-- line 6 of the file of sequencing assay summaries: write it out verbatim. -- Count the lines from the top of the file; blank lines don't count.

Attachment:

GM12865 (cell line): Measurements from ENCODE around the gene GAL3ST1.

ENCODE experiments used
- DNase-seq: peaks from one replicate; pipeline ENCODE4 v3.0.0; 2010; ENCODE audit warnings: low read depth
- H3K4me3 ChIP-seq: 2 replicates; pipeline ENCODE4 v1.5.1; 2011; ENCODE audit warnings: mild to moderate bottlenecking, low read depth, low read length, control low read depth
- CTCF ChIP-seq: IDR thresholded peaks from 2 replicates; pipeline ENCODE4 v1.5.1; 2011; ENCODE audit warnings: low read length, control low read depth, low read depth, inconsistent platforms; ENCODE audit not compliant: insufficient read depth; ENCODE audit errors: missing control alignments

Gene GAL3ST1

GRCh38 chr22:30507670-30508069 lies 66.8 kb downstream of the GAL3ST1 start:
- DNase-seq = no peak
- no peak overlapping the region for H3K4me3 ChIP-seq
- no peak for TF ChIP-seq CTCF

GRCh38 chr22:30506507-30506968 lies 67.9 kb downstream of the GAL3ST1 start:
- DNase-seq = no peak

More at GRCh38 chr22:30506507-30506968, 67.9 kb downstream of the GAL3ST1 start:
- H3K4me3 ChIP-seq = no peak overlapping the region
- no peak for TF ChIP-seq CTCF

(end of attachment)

Gene GAL3ST1